In every generation, the royal son who is to become the next king, has to find a wife. The problem? He’s lived is whole life sheltered in the palace and has had no time to date. The solution? A competition worthy of the 21st century’s E! channel. 35 girls from all the castes (except from of course 1, and I think 8, though I may be wrong about the latter), fighting to become queen, or a 1, or the prince’s wife. In truth, all of them come as a package, but the girls have different goals. Also, there’s no real scheduled elimination. If and when you’re sacked, you gotta bounce.

The entire process of choosing a wife, the next regent, the idea of one teenage man legally dating so many girls at once, is very questionable. Which is what makes it all so interesting to think about – even though the reasons for the method may be somewhat legit.



There is a character named Aspen. He shows up in the series as America’s boyfriend. He made me tired. He was a 6, one caste below America’s 5. And by default, he was poorer and worse off in society. And because I thought he was such a nice, sensible person before, he really made me upset when he started flipping out when America provided for him when he was lacking. Or even the idea of it. Explain it away all you want, but it really came down to one thing for me: male ego. After that, I was more or less done with Aspen, even if America/the story wasn’t. I wasn’t feeling the back and forth romance between Aspen and America at all.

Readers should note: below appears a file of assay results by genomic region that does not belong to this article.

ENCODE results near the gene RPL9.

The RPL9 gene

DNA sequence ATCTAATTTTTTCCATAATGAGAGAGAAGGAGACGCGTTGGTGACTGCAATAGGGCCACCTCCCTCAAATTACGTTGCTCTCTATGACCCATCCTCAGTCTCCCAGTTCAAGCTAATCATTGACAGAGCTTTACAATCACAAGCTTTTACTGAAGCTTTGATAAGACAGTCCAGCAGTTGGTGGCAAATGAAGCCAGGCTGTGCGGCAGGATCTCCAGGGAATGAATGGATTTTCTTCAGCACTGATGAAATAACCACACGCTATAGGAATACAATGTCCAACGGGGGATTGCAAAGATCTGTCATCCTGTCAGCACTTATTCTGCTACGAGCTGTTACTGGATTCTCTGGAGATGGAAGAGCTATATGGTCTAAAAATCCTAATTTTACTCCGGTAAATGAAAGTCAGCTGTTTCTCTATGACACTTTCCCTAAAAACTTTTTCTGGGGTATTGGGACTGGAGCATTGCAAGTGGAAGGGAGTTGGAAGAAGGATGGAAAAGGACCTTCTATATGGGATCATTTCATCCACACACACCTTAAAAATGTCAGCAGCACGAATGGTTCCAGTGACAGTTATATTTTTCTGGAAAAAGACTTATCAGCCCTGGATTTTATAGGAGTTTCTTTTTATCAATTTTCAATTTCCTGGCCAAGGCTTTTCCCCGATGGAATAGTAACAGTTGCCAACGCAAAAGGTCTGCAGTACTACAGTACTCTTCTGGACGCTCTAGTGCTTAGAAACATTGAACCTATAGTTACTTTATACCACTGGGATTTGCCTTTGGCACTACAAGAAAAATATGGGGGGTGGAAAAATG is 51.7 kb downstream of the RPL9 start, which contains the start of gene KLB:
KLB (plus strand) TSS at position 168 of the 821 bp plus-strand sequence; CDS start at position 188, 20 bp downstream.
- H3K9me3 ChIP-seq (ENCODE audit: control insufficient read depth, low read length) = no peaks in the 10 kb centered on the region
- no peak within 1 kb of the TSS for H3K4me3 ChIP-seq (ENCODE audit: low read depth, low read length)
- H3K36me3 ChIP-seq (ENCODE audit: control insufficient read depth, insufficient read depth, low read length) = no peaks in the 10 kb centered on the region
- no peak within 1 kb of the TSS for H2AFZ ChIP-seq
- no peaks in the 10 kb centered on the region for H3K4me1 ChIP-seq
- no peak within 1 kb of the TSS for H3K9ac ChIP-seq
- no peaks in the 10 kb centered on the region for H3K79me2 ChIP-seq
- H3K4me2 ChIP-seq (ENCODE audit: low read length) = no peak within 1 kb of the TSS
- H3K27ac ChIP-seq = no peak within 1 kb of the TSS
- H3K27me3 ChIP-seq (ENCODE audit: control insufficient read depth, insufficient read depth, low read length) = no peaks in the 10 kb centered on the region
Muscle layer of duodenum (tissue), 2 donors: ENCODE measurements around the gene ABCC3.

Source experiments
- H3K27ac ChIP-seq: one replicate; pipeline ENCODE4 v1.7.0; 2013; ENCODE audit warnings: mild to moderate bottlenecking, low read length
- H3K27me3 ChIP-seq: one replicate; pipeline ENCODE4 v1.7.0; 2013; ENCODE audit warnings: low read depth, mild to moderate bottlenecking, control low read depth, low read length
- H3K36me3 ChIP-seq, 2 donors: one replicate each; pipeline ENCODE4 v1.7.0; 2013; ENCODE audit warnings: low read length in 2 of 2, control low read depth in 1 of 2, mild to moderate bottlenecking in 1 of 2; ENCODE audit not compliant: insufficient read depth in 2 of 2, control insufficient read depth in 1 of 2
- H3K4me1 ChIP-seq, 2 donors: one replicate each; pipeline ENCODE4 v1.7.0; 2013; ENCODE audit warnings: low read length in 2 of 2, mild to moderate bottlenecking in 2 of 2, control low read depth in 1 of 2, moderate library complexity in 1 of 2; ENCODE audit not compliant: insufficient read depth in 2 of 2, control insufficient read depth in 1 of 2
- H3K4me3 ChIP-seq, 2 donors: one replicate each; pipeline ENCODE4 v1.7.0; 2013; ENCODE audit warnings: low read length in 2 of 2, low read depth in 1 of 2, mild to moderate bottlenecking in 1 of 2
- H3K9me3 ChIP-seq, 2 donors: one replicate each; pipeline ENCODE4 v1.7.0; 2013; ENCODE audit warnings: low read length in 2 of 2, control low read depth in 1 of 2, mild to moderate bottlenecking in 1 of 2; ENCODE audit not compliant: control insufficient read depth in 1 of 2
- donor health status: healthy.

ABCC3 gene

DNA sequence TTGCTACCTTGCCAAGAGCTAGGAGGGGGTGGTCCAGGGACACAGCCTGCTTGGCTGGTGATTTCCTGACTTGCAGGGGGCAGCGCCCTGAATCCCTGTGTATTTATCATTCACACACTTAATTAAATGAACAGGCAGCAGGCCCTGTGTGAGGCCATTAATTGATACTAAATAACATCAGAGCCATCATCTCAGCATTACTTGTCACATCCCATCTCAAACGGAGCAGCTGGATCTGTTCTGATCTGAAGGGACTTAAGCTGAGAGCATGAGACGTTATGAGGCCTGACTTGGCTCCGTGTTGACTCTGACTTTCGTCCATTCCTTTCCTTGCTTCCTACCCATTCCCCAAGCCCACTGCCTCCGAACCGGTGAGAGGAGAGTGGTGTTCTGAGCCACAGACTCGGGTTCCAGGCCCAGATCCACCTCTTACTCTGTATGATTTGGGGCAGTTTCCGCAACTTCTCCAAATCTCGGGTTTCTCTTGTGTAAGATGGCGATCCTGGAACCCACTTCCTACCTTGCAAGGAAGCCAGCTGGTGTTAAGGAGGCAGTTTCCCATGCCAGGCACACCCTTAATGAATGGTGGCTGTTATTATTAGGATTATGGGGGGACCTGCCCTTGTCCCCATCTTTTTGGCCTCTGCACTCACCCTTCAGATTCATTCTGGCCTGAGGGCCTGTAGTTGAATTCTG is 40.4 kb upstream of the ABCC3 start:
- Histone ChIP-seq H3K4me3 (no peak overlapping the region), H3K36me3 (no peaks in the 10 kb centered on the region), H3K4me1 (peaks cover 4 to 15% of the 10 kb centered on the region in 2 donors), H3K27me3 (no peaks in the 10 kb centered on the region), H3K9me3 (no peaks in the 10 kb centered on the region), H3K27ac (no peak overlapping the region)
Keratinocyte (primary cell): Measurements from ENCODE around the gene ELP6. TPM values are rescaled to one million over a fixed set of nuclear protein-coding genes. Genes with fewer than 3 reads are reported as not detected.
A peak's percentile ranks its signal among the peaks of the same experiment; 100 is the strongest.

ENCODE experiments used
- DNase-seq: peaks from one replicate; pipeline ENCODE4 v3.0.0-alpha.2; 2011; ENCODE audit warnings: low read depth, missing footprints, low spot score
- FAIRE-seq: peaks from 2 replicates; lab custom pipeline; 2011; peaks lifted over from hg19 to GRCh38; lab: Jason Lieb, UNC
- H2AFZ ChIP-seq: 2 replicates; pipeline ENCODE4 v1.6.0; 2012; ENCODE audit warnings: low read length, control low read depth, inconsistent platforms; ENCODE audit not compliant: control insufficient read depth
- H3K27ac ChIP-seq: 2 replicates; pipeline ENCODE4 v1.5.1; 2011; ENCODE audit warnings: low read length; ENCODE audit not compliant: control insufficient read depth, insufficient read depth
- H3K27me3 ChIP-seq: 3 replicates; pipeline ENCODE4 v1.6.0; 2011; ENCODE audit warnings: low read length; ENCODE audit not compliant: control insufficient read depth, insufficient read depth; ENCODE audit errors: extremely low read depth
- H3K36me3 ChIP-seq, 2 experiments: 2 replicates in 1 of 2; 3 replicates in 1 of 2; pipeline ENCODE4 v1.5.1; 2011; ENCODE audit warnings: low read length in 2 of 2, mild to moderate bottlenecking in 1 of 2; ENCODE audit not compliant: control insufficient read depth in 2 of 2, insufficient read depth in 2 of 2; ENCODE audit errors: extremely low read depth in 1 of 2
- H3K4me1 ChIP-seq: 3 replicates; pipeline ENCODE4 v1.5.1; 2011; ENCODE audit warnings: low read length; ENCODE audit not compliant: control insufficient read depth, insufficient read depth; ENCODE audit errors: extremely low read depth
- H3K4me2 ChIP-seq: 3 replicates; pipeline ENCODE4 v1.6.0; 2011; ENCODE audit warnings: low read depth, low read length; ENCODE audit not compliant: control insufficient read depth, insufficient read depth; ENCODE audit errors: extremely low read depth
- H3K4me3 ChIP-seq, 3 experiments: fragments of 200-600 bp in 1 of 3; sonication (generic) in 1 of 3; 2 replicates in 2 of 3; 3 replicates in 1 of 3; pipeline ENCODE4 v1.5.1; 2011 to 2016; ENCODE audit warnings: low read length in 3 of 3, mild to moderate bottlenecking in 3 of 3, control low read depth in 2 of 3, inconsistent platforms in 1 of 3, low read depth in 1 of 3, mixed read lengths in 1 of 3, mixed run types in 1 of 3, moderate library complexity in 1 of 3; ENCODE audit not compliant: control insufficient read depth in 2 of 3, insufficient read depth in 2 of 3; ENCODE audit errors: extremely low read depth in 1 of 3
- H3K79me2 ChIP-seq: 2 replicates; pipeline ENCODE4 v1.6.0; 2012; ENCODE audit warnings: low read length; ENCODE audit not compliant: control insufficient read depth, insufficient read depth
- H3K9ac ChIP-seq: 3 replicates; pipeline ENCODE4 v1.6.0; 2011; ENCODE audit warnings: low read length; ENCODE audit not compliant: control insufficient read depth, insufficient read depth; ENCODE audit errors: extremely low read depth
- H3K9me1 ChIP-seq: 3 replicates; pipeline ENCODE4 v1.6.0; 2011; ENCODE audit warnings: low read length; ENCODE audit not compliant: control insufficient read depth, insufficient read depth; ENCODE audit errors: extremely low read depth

This is possibly my favourite theme in fiction because I think it’s such an integral part of how and why we become who we are. Parenting is a tricky thing. Growing up is a terrifying one. Then you think about favouritism, disparities, aspiration, and most importantly, misguided parental concern.